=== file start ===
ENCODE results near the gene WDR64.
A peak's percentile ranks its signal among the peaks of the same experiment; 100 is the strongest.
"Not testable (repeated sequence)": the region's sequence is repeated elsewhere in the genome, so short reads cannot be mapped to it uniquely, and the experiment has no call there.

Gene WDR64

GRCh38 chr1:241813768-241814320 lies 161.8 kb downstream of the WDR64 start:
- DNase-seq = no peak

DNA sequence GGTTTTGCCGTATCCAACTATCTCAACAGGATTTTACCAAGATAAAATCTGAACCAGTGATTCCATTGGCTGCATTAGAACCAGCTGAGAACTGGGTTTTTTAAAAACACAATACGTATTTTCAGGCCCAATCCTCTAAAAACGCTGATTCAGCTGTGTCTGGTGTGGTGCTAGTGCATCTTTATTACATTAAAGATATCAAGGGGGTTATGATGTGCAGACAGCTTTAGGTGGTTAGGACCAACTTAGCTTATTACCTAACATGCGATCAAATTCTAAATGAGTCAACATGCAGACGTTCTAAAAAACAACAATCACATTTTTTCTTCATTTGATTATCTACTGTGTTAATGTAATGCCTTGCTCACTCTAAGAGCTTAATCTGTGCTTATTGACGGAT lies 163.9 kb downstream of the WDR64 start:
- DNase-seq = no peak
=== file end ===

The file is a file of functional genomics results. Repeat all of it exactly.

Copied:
ENCODE results near the gene WDR64.
A peak's percentile ranks its signal among the peaks of the same experiment; 100 is the strongest.
"Not testable (repeated sequence)": the region's sequence is repeated elsewhere in the genome, so short reads cannot be mapped to it uniquely, and the experiment has no call there.

Gene WDR64

GRCh38 chr1:241813768-241814320 lies 161.8 kb downstream of the WDR64 start:
- DNase-seq = no peak

DNA sequence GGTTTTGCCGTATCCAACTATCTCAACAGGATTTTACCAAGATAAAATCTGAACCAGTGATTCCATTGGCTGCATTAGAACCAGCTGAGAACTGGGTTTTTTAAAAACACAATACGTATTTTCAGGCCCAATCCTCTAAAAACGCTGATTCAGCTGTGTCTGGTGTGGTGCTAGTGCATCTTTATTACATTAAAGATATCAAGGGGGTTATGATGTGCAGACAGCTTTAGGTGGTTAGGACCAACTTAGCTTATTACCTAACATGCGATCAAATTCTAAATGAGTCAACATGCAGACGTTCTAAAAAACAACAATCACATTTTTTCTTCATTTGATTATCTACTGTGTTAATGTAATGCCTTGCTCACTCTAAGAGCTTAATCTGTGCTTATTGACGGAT lies 163.9 kb downstream of the WDR64 start:
- DNase-seq = no peak